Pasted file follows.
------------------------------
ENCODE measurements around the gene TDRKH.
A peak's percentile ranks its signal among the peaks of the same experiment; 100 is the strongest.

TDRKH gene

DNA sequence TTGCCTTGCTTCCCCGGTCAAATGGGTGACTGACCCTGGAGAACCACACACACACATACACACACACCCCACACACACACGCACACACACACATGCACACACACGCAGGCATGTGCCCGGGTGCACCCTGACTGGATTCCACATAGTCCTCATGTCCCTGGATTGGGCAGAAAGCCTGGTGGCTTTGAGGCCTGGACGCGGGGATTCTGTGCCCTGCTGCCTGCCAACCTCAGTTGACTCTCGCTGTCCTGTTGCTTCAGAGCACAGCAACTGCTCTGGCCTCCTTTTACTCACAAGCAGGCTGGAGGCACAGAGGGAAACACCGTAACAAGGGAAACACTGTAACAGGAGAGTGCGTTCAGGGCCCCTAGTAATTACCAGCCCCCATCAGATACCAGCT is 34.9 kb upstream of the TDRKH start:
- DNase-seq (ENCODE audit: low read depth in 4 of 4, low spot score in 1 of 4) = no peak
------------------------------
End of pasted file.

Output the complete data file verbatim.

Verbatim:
ENCODE measurements around the gene TDRKH.
A peak's percentile ranks its signal among the peaks of the same experiment; 100 is the strongest.

TDRKH gene

DNA sequence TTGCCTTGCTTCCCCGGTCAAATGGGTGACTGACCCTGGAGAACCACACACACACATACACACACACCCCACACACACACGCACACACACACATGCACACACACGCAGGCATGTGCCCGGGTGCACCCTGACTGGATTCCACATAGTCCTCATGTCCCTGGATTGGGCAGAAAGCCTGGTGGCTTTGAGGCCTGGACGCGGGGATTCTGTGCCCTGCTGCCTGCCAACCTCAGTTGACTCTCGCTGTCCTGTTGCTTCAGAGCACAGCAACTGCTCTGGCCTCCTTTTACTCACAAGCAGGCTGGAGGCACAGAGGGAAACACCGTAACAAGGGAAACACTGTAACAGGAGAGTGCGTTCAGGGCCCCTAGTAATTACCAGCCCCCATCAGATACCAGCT is 34.9 kb upstream of the TDRKH start:
- DNase-seq (ENCODE audit: low read depth in 4 of 4, low spot score in 1 of 4) = no peak